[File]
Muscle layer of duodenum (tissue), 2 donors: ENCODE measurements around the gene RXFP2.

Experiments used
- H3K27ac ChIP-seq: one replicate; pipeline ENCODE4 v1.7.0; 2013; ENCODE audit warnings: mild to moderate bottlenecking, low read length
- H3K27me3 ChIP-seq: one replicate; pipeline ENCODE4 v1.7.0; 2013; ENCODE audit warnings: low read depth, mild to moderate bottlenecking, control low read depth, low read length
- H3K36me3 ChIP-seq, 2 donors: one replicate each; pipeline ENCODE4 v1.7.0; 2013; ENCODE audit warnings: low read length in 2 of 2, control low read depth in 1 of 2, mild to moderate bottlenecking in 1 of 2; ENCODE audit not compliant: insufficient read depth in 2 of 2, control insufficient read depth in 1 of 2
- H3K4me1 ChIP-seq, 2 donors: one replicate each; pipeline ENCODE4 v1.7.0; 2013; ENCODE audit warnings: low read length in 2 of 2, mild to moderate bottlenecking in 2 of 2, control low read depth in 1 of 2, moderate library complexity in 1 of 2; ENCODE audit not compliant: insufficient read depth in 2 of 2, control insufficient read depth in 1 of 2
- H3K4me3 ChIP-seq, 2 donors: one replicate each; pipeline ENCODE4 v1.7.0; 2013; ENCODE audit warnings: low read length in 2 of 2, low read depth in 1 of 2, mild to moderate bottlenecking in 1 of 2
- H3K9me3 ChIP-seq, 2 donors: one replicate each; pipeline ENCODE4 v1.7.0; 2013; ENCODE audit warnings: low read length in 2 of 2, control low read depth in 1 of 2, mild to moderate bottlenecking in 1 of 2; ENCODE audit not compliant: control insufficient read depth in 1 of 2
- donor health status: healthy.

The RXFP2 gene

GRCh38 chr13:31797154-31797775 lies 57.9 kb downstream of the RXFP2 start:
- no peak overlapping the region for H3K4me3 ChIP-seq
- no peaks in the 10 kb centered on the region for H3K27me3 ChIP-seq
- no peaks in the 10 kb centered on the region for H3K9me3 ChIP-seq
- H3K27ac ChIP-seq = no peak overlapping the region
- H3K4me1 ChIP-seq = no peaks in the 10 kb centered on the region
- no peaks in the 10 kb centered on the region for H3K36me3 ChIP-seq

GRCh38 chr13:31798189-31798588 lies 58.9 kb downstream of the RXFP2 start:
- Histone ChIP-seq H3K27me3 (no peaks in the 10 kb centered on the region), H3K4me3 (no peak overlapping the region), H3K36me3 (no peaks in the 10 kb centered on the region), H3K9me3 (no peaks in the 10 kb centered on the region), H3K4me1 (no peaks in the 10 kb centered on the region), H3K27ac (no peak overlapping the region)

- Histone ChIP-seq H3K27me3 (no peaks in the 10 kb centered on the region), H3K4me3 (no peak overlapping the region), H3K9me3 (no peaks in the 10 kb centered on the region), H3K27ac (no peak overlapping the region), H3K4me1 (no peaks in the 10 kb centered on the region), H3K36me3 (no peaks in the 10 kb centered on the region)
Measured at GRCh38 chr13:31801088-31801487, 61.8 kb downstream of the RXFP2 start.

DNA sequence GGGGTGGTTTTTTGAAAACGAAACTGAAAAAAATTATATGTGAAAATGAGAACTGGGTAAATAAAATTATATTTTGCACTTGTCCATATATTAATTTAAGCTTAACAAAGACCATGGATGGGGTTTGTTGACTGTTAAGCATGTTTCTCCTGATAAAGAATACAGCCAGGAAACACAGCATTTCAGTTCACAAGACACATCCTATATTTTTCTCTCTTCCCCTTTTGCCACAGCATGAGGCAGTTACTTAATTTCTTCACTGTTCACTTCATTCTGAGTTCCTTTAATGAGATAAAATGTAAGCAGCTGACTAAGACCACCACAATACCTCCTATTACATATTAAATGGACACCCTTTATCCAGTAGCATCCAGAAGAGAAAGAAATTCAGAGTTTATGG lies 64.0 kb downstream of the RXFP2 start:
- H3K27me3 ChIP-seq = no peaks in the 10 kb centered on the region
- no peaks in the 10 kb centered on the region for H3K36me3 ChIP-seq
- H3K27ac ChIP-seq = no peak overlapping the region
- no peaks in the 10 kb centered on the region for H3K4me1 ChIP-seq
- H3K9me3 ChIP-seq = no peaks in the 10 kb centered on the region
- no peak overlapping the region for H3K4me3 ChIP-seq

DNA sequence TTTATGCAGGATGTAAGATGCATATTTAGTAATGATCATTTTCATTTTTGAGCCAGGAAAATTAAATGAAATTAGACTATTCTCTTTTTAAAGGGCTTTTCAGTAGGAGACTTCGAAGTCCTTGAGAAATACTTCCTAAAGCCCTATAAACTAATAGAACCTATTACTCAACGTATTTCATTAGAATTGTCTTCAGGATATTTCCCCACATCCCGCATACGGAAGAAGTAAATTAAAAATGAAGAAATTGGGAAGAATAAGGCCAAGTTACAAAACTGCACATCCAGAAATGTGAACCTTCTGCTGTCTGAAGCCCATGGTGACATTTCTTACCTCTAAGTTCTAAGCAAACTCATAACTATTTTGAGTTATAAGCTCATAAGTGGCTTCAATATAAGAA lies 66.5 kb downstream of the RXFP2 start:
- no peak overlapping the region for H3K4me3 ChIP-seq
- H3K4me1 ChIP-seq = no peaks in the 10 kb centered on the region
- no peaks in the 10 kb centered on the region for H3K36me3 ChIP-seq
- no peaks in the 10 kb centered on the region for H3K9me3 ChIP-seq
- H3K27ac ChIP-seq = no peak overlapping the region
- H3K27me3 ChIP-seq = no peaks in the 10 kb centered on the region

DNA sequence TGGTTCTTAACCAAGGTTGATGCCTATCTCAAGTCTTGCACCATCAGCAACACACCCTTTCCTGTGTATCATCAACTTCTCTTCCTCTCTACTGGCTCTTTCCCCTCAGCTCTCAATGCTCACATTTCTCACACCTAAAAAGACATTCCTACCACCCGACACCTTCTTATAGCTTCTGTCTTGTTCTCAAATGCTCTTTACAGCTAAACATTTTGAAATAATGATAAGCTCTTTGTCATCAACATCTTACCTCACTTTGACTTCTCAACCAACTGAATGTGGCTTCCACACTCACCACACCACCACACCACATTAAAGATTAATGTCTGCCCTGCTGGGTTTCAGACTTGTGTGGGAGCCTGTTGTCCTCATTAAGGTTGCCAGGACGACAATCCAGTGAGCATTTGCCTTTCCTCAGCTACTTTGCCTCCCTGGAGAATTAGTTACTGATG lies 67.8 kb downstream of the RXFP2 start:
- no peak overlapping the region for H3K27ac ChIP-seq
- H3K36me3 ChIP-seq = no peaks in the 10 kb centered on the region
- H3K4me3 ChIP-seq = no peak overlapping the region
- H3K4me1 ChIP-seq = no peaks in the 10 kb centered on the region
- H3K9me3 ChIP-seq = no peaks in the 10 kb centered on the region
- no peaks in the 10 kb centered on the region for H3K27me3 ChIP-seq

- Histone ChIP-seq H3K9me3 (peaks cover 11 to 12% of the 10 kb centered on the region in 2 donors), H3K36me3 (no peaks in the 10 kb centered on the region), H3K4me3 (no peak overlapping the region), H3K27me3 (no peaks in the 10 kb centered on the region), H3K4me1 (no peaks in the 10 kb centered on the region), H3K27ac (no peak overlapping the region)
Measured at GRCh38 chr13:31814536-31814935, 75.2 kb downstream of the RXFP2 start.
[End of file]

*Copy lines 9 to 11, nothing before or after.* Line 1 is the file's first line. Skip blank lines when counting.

- donor health status: healthy.

The RXFP2 gene

GRCh38 chr13:31797154-31797775 lies 57.9 kb downstream of the RXFP2 start: